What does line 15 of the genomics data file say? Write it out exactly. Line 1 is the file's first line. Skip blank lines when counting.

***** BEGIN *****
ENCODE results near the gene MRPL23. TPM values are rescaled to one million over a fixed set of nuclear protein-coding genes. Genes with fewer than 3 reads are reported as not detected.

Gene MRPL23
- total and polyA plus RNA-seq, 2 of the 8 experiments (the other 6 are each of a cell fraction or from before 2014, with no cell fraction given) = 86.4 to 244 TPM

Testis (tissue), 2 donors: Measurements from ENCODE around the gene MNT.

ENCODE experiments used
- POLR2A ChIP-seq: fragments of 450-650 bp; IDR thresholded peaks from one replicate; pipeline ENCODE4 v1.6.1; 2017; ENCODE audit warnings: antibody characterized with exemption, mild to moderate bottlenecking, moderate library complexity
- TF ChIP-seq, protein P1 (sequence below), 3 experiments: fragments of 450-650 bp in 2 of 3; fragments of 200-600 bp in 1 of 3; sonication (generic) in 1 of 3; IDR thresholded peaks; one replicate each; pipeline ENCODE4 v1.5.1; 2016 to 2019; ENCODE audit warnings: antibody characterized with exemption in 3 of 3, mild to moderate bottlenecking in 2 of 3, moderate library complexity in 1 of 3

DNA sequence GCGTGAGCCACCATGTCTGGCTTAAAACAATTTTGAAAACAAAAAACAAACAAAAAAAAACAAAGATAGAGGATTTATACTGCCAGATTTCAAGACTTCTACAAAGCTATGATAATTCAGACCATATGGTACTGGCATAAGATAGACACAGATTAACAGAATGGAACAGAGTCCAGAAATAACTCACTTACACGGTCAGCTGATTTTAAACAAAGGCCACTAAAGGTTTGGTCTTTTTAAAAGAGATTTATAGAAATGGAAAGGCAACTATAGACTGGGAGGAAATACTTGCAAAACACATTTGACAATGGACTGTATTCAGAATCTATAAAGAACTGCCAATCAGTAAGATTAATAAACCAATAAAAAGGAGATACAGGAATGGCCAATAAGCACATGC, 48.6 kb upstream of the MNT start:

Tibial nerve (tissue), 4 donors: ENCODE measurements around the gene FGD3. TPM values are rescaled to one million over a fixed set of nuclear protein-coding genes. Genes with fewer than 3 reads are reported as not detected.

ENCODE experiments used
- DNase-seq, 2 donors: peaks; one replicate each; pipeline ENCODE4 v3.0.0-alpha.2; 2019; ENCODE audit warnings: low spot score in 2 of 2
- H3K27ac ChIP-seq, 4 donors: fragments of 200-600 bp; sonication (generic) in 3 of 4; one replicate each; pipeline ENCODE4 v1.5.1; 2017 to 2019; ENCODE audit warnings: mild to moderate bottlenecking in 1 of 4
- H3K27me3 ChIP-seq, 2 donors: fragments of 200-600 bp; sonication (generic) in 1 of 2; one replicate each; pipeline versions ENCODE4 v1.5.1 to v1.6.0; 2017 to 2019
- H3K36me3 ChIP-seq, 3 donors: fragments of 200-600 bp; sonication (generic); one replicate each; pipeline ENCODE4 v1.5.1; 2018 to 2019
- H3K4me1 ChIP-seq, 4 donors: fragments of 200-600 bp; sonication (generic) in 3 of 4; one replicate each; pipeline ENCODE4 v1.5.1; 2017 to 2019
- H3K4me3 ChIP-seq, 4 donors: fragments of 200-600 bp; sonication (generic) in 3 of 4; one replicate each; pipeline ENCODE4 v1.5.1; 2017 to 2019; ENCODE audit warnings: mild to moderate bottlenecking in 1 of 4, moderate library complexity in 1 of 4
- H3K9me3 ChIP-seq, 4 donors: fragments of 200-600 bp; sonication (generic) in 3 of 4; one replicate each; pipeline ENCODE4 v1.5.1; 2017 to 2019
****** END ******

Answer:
- H3K4me1 ChIP-seq, 4 donors: fragments of 200-600 bp; sonication (generic) in 3 of 4; one replicate each; pipeline ENCODE4 v1.5.1; 2017 to 2019